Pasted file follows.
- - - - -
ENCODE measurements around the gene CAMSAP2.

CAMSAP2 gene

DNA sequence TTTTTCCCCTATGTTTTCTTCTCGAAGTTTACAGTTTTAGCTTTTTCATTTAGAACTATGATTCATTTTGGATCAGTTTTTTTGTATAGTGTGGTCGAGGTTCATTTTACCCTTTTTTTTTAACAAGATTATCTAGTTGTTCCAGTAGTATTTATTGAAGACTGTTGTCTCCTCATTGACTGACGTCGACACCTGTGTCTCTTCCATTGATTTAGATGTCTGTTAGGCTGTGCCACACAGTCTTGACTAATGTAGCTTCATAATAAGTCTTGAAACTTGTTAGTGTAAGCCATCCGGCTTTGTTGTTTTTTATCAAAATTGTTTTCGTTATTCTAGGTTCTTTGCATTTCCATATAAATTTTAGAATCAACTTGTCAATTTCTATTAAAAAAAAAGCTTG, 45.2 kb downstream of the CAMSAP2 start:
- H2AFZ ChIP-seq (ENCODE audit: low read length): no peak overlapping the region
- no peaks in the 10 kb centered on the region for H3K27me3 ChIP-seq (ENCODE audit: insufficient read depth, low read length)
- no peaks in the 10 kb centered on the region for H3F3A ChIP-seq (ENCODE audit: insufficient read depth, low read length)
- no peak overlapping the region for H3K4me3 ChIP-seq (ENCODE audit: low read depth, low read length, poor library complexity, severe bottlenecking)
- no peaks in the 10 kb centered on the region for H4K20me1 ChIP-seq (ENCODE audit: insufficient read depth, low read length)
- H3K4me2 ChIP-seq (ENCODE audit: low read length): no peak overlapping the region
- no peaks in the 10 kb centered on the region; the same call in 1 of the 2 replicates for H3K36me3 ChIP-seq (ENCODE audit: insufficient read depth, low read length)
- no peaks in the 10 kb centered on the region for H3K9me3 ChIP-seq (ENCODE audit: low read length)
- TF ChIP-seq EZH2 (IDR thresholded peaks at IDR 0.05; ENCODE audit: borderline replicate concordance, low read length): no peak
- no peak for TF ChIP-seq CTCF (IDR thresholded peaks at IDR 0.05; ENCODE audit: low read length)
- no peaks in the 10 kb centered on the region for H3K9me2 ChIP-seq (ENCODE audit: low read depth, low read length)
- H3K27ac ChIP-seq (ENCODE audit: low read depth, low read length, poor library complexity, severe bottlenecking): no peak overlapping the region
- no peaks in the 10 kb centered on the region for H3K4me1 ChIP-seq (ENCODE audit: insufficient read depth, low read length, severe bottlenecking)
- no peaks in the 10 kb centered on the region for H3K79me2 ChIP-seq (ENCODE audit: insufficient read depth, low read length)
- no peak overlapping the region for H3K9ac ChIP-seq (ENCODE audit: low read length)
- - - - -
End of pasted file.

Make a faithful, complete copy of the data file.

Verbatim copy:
ENCODE measurements around the gene CAMSAP2.

CAMSAP2 gene

DNA sequence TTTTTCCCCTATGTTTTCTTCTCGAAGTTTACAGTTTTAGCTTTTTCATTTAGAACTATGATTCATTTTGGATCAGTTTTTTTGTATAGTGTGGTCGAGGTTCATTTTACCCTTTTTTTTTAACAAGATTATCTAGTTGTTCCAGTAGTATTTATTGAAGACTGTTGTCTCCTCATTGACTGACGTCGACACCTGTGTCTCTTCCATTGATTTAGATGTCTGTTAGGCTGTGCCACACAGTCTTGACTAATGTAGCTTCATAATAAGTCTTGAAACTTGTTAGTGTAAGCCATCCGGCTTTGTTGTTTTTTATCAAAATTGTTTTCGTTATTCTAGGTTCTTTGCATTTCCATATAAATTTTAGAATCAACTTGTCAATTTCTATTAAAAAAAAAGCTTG, 45.2 kb downstream of the CAMSAP2 start:
- H2AFZ ChIP-seq (ENCODE audit: low read length): no peak overlapping the region
- no peaks in the 10 kb centered on the region for H3K27me3 ChIP-seq (ENCODE audit: insufficient read depth, low read length)
- no peaks in the 10 kb centered on the region for H3F3A ChIP-seq (ENCODE audit: insufficient read depth, low read length)
- no peak overlapping the region for H3K4me3 ChIP-seq (ENCODE audit: low read depth, low read length, poor library complexity, severe bottlenecking)
- no peaks in the 10 kb centered on the region for H4K20me1 ChIP-seq (ENCODE audit: insufficient read depth, low read length)
- H3K4me2 ChIP-seq (ENCODE audit: low read length): no peak overlapping the region
- no peaks in the 10 kb centered on the region; the same call in 1 of the 2 replicates for H3K36me3 ChIP-seq (ENCODE audit: insufficient read depth, low read length)
- no peaks in the 10 kb centered on the region for H3K9me3 ChIP-seq (ENCODE audit: low read length)
- TF ChIP-seq EZH2 (IDR thresholded peaks at IDR 0.05; ENCODE audit: borderline replicate concordance, low read length): no peak
- no peak for TF ChIP-seq CTCF (IDR thresholded peaks at IDR 0.05; ENCODE audit: low read length)
- no peaks in the 10 kb centered on the region for H3K9me2 ChIP-seq (ENCODE audit: low read depth, low read length)
- H3K27ac ChIP-seq (ENCODE audit: low read depth, low read length, poor library complexity, severe bottlenecking): no peak overlapping the region
- no peaks in the 10 kb centered on the region for H3K4me1 ChIP-seq (ENCODE audit: insufficient read depth, low read length, severe bottlenecking)
- no peaks in the 10 kb centered on the region for H3K79me2 ChIP-seq (ENCODE audit: insufficient read depth, low read length)
- no peak overlapping the region for H3K9ac ChIP-seq (ENCODE audit: low read length)